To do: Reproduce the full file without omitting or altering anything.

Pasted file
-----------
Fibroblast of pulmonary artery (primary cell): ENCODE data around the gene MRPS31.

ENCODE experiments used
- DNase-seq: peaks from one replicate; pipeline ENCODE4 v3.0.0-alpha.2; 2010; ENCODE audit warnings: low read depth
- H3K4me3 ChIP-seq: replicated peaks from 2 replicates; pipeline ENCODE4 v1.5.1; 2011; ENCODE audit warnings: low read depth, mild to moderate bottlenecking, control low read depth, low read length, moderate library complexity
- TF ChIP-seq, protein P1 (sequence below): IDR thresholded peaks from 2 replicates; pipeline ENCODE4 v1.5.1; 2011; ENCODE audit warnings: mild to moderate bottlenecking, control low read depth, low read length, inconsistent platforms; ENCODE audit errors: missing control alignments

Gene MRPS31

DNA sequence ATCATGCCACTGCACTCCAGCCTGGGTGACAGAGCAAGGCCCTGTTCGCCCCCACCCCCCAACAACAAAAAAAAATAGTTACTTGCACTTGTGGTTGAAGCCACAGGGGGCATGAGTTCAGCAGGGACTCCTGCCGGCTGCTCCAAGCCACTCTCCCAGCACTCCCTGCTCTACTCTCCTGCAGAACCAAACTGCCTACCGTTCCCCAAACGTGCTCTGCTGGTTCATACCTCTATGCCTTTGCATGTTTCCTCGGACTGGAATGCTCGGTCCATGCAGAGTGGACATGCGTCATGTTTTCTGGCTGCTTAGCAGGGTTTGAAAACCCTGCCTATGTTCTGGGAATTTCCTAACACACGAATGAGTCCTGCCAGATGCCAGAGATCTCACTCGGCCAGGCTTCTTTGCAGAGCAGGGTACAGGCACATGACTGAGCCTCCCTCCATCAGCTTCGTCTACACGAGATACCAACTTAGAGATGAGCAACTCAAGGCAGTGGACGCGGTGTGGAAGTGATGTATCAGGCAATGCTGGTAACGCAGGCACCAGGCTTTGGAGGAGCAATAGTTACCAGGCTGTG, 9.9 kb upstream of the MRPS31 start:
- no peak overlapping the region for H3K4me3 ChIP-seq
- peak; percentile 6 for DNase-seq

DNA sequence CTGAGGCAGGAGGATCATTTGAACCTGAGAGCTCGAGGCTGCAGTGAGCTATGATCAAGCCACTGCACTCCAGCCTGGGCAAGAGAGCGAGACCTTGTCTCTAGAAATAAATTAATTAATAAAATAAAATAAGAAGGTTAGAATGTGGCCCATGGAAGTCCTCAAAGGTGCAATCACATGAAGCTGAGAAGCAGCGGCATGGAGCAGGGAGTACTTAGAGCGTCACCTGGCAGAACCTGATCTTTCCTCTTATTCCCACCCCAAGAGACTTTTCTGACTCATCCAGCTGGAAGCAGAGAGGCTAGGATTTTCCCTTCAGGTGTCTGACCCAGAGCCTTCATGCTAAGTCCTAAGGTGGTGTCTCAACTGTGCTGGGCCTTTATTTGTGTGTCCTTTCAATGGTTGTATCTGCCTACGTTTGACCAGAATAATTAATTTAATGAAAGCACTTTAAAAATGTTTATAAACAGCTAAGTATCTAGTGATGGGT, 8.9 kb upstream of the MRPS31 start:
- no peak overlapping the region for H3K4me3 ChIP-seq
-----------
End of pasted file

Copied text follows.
Fibroblast of pulmonary artery (primary cell): ENCODE data around the gene MRPS31.

ENCODE experiments used
- DNase-seq: peaks from one replicate; pipeline ENCODE4 v3.0.0-alpha.2; 2010; ENCODE audit warnings: low read depth
- H3K4me3 ChIP-seq: replicated peaks from 2 replicates; pipeline ENCODE4 v1.5.1; 2011; ENCODE audit warnings: low read depth, mild to moderate bottlenecking, control low read depth, low read length, moderate library complexity
- TF ChIP-seq, protein P1 (sequence below): IDR thresholded peaks from 2 replicates; pipeline ENCODE4 v1.5.1; 2011; ENCODE audit warnings: mild to moderate bottlenecking, control low read depth, low read length, inconsistent platforms; ENCODE audit errors: missing control alignments

Gene MRPS31

DNA sequence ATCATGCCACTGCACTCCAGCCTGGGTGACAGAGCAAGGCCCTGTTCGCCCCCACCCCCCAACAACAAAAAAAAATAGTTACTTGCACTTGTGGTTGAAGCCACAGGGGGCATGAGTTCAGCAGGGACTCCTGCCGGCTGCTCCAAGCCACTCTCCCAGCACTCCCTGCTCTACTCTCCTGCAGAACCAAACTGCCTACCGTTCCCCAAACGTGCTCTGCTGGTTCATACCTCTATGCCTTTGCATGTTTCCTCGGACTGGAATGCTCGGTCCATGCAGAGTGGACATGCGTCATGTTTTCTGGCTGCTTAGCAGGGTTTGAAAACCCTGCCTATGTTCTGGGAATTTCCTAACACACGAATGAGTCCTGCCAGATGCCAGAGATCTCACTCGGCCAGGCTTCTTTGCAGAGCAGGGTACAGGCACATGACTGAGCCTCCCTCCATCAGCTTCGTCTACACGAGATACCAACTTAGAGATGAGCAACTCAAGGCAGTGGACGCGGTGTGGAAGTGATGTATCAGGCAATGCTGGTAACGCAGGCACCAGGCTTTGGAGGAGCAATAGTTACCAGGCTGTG, 9.9 kb upstream of the MRPS31 start:
- no peak overlapping the region for H3K4me3 ChIP-seq
- peak; percentile 6 for DNase-seq

DNA sequence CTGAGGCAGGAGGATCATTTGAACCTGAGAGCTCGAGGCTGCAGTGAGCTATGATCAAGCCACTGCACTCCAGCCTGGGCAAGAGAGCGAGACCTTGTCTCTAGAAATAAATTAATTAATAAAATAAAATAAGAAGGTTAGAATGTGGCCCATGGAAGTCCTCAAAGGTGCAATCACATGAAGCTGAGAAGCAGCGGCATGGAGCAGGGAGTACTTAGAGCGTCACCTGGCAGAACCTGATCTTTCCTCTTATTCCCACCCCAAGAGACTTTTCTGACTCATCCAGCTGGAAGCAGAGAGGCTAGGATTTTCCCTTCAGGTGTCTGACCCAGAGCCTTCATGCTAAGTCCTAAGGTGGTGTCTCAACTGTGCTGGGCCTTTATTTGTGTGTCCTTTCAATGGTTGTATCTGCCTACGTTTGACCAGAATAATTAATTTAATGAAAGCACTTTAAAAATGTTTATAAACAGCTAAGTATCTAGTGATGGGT, 8.9 kb upstream of the MRPS31 start:
- no peak overlapping the region for H3K4me3 ChIP-seq